I’ve gotta admit, I’m more of a sci-fi/fantasy girl fan than that of paranormal fiction and it’s probably wise not to get me started on what I think of Twilight. But every once in a while, a novel or series comes along that gets my buy in – admittedly, usually when it has a bit of a scientific bent. For zombies, that was World War Z and the Feed series and for vampires, it was the Justin Cronin series that started with The Passage, of which you can read my mini-review here.
It’s been a bit of a wait for the third book of the series, so I was really excited when it arrived. Seeing the comparative size, I could understand why the author had taken his time. One of the challenges of writing a series is tying up the loose ends that you leave along the way, and the second book The Twelve had left readers with a lot of questions. Cronin cleverly weaves in clues he has given in both previous books to offer readers a well-thought out story and satisfying conclusion.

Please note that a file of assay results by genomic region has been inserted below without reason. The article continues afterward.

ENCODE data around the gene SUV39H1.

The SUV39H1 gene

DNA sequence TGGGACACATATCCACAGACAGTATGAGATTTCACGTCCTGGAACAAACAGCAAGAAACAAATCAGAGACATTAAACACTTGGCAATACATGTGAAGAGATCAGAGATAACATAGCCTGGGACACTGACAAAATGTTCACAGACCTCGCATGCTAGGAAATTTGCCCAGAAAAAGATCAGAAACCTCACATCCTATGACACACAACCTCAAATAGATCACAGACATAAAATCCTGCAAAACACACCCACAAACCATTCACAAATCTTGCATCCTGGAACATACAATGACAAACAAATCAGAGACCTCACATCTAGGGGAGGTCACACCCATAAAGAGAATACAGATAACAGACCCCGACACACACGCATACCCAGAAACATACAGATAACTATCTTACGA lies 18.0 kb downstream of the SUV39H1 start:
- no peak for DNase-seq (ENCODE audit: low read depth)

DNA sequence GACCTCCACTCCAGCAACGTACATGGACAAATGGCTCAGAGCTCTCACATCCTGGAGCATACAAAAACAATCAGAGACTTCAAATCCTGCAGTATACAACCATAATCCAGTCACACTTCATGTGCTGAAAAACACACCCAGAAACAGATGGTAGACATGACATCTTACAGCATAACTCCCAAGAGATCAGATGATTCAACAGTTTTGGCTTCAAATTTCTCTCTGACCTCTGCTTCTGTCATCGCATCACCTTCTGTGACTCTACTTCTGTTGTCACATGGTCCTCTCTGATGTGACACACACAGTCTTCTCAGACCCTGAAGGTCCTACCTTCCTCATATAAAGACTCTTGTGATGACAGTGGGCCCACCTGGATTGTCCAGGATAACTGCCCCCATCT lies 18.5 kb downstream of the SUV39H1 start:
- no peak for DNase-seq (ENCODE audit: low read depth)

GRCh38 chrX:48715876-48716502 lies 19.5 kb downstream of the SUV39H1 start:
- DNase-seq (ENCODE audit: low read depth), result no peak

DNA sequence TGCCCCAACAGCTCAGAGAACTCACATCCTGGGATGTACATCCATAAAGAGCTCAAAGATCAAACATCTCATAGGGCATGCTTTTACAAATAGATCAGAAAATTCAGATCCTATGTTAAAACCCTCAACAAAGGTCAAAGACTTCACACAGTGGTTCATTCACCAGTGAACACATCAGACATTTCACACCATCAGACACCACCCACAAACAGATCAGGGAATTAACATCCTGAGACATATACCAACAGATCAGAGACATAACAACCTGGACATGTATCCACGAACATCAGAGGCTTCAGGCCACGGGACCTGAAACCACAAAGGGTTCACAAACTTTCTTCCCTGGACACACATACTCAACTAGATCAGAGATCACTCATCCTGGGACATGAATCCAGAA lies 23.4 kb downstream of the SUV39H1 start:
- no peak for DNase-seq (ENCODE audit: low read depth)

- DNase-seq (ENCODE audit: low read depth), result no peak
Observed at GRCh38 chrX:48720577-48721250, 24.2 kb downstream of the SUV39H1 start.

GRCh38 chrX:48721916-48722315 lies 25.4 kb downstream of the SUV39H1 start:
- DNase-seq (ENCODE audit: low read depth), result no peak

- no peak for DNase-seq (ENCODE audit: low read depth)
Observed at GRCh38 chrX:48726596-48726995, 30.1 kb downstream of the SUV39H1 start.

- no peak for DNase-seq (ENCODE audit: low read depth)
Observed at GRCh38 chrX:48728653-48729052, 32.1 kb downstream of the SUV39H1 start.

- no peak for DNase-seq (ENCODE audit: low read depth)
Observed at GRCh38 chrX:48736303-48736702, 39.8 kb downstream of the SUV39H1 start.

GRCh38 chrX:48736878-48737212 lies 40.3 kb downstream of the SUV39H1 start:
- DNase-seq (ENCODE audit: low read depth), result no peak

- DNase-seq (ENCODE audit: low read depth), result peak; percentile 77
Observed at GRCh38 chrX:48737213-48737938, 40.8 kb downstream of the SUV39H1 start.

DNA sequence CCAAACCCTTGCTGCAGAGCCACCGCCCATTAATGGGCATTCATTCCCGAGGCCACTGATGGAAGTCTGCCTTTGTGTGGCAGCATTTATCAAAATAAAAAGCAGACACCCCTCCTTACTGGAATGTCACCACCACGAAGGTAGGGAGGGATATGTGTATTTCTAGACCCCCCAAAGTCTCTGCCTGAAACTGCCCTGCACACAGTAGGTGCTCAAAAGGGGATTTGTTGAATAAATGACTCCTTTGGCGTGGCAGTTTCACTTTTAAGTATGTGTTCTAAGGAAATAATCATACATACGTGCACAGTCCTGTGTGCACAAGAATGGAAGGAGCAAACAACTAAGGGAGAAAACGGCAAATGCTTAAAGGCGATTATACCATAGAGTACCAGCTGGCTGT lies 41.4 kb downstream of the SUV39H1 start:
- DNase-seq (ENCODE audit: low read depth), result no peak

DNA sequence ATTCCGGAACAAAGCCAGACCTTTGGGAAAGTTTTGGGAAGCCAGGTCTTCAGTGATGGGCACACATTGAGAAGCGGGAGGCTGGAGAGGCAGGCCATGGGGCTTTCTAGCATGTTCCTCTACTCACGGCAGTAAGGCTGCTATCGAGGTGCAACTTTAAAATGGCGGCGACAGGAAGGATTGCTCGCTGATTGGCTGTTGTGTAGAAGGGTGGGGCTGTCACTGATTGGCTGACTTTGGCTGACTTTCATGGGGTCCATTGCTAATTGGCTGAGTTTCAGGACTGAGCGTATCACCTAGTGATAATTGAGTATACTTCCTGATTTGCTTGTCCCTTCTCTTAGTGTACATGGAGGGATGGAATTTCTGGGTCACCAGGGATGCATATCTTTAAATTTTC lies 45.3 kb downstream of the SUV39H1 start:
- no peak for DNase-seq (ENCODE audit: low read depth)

One thing that impressed me was the realism that the author manages to bring to what in essence is a dystopian vampire story line set in a post-apocalyptic world. The way that he writes really encourages the reader to buy in to the story and the characters; it makes us believe that in the not-too-distant future, this could be true. While The City of Mirrors feels like it focuses more on the mystic side of the phenomenon than the science of the previous two books, it plays out in a logical way. Part of this comes, I believe, from how invested we become in the back story of Fanning, also known as Zero or the original vampire from which the story stems.
Another strength in this book is the way that Cronin uses the relationships that he has developed between characters in previous novels to inform the story as it unfolds. There is a sense that things happen because they couldn’t possibly happen any other way, that the feelings between different people rule their actions. The main action of the series spans decades of time and Cronin develops his characters well over this time, building those relationships that provide so much of the forward momentum of the novel.
Looking for a new series to sink your teeth into (ugh, pardon the unintentional vampire pun) this winter? Interested in the supernatural but find it hard to believe? Enjoy reading about people and what motivates them? Enjoy watching The Walking Dead? I recommend this to anyone who doesn’t mind a little bit of graphic violence, but wants a solid story to back it up.